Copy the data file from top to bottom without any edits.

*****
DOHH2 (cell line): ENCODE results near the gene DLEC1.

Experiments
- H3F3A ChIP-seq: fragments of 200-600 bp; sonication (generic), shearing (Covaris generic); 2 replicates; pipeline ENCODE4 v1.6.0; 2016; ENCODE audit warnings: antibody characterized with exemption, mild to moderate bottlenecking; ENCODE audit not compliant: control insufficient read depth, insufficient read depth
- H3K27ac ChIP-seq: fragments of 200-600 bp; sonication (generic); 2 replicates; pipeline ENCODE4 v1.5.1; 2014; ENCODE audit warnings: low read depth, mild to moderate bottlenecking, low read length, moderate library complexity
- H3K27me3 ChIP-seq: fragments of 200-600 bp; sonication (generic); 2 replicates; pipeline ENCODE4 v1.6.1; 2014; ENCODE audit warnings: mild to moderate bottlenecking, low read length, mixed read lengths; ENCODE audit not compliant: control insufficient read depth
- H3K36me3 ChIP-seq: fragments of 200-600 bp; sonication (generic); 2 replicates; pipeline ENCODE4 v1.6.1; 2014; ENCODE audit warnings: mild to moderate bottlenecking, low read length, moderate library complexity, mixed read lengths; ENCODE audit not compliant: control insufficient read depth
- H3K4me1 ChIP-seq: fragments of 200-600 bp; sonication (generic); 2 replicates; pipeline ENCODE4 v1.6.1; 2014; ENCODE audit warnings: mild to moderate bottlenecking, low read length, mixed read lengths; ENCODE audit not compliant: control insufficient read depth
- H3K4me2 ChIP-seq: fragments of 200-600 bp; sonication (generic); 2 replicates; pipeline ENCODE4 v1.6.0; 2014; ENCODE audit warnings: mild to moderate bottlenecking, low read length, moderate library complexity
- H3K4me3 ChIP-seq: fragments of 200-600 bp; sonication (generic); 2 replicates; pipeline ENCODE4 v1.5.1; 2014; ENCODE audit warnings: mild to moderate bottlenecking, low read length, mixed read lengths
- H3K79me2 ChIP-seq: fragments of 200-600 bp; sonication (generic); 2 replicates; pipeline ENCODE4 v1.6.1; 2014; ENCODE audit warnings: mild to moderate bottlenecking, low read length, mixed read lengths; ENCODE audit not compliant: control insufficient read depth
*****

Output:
DOHH2 (cell line): ENCODE results near the gene DLEC1.

Experiments
- H3F3A ChIP-seq: fragments of 200-600 bp; sonication (generic), shearing (Covaris generic); 2 replicates; pipeline ENCODE4 v1.6.0; 2016; ENCODE audit warnings: antibody characterized with exemption, mild to moderate bottlenecking; ENCODE audit not compliant: control insufficient read depth, insufficient read depth
- H3K27ac ChIP-seq: fragments of 200-600 bp; sonication (generic); 2 replicates; pipeline ENCODE4 v1.5.1; 2014; ENCODE audit warnings: low read depth, mild to moderate bottlenecking, low read length, moderate library complexity
- H3K27me3 ChIP-seq: fragments of 200-600 bp; sonication (generic); 2 replicates; pipeline ENCODE4 v1.6.1; 2014; ENCODE audit warnings: mild to moderate bottlenecking, low read length, mixed read lengths; ENCODE audit not compliant: control insufficient read depth
- H3K36me3 ChIP-seq: fragments of 200-600 bp; sonication (generic); 2 replicates; pipeline ENCODE4 v1.6.1; 2014; ENCODE audit warnings: mild to moderate bottlenecking, low read length, moderate library complexity, mixed read lengths; ENCODE audit not compliant: control insufficient read depth
- H3K4me1 ChIP-seq: fragments of 200-600 bp; sonication (generic); 2 replicates; pipeline ENCODE4 v1.6.1; 2014; ENCODE audit warnings: mild to moderate bottlenecking, low read length, mixed read lengths; ENCODE audit not compliant: control insufficient read depth
- H3K4me2 ChIP-seq: fragments of 200-600 bp; sonication (generic); 2 replicates; pipeline ENCODE4 v1.6.0; 2014; ENCODE audit warnings: mild to moderate bottlenecking, low read length, moderate library complexity
- H3K4me3 ChIP-seq: fragments of 200-600 bp; sonication (generic); 2 replicates; pipeline ENCODE4 v1.5.1; 2014; ENCODE audit warnings: mild to moderate bottlenecking, low read length, mixed read lengths
- H3K79me2 ChIP-seq: fragments of 200-600 bp; sonication (generic); 2 replicates; pipeline ENCODE4 v1.6.1; 2014; ENCODE audit warnings: mild to moderate bottlenecking, low read length, mixed read lengths; ENCODE audit not compliant: control insufficient read depth